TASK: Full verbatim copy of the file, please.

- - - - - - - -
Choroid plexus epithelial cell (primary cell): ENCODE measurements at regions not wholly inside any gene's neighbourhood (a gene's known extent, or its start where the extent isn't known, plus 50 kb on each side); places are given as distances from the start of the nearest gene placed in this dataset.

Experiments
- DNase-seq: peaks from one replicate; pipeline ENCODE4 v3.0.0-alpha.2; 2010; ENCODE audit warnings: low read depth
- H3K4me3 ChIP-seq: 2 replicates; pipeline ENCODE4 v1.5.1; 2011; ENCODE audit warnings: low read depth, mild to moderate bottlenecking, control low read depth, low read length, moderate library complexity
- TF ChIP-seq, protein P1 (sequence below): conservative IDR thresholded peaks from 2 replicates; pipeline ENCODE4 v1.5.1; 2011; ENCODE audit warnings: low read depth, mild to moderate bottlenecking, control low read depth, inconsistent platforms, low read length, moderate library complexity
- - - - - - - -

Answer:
Choroid plexus epithelial cell (primary cell): ENCODE measurements at regions not wholly inside any gene's neighbourhood (a gene's known extent, or its start where the extent isn't known, plus 50 kb on each side); places are given as distances from the start of the nearest gene placed in this dataset.

Experiments
- DNase-seq: peaks from one replicate; pipeline ENCODE4 v3.0.0-alpha.2; 2010; ENCODE audit warnings: low read depth
- H3K4me3 ChIP-seq: 2 replicates; pipeline ENCODE4 v1.5.1; 2011; ENCODE audit warnings: low read depth, mild to moderate bottlenecking, control low read depth, low read length, moderate library complexity
- TF ChIP-seq, protein P1 (sequence below): conservative IDR thresholded peaks from 2 replicates; pipeline ENCODE4 v1.5.1; 2011; ENCODE audit warnings: low read depth, mild to moderate bottlenecking, control low read depth, inconsistent platforms, low read length, moderate library complexity